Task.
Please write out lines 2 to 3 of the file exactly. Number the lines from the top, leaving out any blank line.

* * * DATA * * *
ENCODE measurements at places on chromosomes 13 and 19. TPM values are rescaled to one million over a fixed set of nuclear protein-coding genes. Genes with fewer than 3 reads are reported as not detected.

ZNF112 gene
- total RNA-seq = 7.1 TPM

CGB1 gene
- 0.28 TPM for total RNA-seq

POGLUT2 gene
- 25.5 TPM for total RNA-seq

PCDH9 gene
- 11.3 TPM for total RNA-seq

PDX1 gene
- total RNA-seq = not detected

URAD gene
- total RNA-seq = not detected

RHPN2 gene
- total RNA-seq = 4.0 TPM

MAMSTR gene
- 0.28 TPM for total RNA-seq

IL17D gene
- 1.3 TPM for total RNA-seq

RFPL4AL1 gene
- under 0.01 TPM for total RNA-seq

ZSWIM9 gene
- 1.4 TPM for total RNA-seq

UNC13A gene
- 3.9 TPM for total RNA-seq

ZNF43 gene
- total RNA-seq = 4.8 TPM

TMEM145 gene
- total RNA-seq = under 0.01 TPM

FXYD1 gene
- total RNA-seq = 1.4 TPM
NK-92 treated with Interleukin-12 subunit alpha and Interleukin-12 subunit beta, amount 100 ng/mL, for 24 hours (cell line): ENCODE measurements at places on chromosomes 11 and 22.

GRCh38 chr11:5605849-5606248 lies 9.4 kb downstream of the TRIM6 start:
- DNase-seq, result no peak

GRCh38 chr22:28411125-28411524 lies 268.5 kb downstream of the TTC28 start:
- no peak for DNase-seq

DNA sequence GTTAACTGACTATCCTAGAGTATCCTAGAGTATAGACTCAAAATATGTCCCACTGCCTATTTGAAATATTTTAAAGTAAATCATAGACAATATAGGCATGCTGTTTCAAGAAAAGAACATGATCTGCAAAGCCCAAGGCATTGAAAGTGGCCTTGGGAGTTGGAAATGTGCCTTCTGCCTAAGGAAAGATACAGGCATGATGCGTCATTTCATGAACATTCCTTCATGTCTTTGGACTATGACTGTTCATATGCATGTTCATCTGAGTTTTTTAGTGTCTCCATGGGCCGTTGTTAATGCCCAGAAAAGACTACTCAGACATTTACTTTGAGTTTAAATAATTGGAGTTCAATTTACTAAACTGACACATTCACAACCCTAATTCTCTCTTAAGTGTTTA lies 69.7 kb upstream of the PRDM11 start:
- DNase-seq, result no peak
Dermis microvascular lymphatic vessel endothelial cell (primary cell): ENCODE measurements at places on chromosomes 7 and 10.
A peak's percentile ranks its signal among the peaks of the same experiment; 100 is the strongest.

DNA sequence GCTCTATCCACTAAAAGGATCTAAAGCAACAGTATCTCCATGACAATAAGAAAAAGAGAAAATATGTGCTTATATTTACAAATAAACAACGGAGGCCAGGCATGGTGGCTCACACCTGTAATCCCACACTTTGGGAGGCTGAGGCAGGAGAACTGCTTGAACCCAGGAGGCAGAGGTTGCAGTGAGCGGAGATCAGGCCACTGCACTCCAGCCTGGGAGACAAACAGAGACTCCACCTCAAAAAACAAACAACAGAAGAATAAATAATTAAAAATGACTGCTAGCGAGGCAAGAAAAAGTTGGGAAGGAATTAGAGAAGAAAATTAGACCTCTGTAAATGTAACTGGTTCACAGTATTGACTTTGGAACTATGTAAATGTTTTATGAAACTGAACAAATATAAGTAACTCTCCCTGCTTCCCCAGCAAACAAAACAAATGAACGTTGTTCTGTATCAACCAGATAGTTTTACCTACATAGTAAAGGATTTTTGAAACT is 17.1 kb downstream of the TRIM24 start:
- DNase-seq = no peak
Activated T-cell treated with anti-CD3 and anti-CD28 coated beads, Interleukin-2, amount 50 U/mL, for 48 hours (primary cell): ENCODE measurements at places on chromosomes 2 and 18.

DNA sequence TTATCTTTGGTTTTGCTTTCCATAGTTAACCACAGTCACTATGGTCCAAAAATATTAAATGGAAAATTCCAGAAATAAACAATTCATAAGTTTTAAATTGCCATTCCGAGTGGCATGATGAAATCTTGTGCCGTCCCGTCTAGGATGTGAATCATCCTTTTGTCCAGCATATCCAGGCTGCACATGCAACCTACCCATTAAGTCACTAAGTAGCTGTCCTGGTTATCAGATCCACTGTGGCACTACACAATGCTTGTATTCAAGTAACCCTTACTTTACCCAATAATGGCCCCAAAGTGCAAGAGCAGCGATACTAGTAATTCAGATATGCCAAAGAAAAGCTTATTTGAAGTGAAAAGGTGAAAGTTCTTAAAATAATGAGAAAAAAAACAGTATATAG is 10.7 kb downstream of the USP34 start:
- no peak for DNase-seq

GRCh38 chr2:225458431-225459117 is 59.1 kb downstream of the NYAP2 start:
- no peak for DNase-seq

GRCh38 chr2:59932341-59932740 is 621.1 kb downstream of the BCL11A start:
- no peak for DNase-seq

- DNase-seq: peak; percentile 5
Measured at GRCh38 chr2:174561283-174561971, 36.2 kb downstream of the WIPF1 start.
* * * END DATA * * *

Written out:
ZNF112 gene
- total RNA-seq = 7.1 TPM